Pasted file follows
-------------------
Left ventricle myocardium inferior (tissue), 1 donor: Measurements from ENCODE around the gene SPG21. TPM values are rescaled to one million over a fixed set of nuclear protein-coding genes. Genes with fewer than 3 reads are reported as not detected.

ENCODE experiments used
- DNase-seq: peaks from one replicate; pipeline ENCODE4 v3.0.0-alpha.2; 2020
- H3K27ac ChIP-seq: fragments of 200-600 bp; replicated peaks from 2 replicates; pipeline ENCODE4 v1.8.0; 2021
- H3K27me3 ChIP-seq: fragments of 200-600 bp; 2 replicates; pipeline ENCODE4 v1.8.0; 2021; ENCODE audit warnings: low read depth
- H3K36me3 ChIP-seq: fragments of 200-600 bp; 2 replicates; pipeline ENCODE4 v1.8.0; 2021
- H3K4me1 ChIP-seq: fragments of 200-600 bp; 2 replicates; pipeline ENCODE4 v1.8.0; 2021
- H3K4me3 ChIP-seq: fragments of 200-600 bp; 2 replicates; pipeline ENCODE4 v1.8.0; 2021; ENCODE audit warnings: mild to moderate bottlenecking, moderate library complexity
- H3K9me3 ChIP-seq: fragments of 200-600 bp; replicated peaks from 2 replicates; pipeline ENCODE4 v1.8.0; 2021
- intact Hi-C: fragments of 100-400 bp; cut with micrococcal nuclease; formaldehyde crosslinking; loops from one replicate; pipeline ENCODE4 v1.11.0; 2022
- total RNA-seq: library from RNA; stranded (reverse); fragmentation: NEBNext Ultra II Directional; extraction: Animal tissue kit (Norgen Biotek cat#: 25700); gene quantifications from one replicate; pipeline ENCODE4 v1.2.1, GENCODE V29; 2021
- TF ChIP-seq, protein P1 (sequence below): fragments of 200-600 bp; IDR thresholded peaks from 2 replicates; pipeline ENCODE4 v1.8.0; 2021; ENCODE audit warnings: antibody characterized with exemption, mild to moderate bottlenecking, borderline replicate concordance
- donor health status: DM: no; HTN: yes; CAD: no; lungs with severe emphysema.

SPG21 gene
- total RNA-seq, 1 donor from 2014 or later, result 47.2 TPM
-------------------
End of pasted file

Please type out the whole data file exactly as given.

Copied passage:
Left ventricle myocardium inferior (tissue), 1 donor: Measurements from ENCODE around the gene SPG21. TPM values are rescaled to one million over a fixed set of nuclear protein-coding genes. Genes with fewer than 3 reads are reported as not detected.

ENCODE experiments used
- DNase-seq: peaks from one replicate; pipeline ENCODE4 v3.0.0-alpha.2; 2020
- H3K27ac ChIP-seq: fragments of 200-600 bp; replicated peaks from 2 replicates; pipeline ENCODE4 v1.8.0; 2021
- H3K27me3 ChIP-seq: fragments of 200-600 bp; 2 replicates; pipeline ENCODE4 v1.8.0; 2021; ENCODE audit warnings: low read depth
- H3K36me3 ChIP-seq: fragments of 200-600 bp; 2 replicates; pipeline ENCODE4 v1.8.0; 2021
- H3K4me1 ChIP-seq: fragments of 200-600 bp; 2 replicates; pipeline ENCODE4 v1.8.0; 2021
- H3K4me3 ChIP-seq: fragments of 200-600 bp; 2 replicates; pipeline ENCODE4 v1.8.0; 2021; ENCODE audit warnings: mild to moderate bottlenecking, moderate library complexity
- H3K9me3 ChIP-seq: fragments of 200-600 bp; replicated peaks from 2 replicates; pipeline ENCODE4 v1.8.0; 2021
- intact Hi-C: fragments of 100-400 bp; cut with micrococcal nuclease; formaldehyde crosslinking; loops from one replicate; pipeline ENCODE4 v1.11.0; 2022
- total RNA-seq: library from RNA; stranded (reverse); fragmentation: NEBNext Ultra II Directional; extraction: Animal tissue kit (Norgen Biotek cat#: 25700); gene quantifications from one replicate; pipeline ENCODE4 v1.2.1, GENCODE V29; 2021
- TF ChIP-seq, protein P1 (sequence below): fragments of 200-600 bp; IDR thresholded peaks from 2 replicates; pipeline ENCODE4 v1.8.0; 2021; ENCODE audit warnings: antibody characterized with exemption, mild to moderate bottlenecking, borderline replicate concordance
- donor health status: DM: no; HTN: yes; CAD: no; lungs with severe emphysema.

SPG21 gene
- total RNA-seq, 1 donor from 2014 or later, result 47.2 TPM